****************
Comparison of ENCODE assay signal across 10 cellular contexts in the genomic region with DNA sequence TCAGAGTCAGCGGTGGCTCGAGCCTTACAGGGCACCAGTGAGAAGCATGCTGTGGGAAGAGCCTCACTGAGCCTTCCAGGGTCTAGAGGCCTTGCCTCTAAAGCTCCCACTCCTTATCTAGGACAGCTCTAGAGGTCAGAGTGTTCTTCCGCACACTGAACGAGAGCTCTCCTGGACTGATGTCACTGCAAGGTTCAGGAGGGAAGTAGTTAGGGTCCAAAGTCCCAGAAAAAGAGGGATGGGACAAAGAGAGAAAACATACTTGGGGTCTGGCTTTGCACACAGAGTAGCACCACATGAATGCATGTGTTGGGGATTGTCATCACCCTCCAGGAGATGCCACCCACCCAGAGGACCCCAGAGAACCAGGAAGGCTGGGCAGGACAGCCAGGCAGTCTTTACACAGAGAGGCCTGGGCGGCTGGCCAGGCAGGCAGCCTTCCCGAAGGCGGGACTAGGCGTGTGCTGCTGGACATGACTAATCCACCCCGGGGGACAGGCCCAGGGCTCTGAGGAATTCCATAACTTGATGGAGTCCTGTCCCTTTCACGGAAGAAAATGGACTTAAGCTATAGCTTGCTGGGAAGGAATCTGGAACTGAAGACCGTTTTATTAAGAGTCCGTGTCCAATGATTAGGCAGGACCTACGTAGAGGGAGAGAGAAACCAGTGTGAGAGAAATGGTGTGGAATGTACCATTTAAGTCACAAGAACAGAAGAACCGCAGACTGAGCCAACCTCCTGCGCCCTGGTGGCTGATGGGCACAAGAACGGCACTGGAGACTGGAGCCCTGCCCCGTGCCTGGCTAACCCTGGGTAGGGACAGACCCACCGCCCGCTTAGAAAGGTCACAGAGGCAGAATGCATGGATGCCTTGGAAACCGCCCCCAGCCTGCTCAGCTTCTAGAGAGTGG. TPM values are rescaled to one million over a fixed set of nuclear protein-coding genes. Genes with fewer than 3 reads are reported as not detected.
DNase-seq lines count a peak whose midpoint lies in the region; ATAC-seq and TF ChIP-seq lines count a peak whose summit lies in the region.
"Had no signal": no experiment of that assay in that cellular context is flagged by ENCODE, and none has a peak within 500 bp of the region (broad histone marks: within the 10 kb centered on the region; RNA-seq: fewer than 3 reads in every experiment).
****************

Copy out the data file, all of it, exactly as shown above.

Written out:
Comparison of ENCODE assay signal across 10 cellular contexts in the genomic region with DNA sequence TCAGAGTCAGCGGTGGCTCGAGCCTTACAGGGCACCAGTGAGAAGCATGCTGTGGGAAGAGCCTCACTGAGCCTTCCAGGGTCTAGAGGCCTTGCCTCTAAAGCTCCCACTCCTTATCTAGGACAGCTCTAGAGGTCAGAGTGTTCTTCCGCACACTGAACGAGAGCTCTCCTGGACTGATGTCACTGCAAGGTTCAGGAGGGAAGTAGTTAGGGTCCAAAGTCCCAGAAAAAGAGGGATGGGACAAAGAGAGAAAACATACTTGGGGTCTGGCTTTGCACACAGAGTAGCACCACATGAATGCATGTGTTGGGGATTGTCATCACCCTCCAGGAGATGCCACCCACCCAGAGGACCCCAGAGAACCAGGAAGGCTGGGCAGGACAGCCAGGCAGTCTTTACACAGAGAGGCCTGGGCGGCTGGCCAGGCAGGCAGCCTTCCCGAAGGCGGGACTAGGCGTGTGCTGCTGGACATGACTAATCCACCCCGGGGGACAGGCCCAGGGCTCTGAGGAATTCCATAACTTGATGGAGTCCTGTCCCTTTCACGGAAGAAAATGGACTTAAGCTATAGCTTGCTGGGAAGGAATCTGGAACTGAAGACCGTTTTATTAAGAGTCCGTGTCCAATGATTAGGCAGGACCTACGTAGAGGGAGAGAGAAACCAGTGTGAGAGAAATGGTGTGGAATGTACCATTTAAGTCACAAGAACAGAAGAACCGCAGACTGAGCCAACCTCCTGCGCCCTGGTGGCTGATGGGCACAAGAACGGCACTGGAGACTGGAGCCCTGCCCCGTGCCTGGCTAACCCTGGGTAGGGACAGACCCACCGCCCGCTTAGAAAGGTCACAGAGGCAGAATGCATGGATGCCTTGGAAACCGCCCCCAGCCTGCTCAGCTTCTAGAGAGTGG. TPM values are rescaled to one million over a fixed set of nuclear protein-coding genes. Genes with fewer than 3 reads are reported as not detected.
DNase-seq lines count a peak whose midpoint lies in the region; ATAC-seq and TF ChIP-seq lines count a peak whose summit lies in the region.
"Had no signal": no experiment of that assay in that cellular context is flagged by ENCODE, and none has a peak within 500 bp of the region (broad histone marks: within the 10 kb centered on the region; RNA-seq: fewer than 3 reads in every experiment).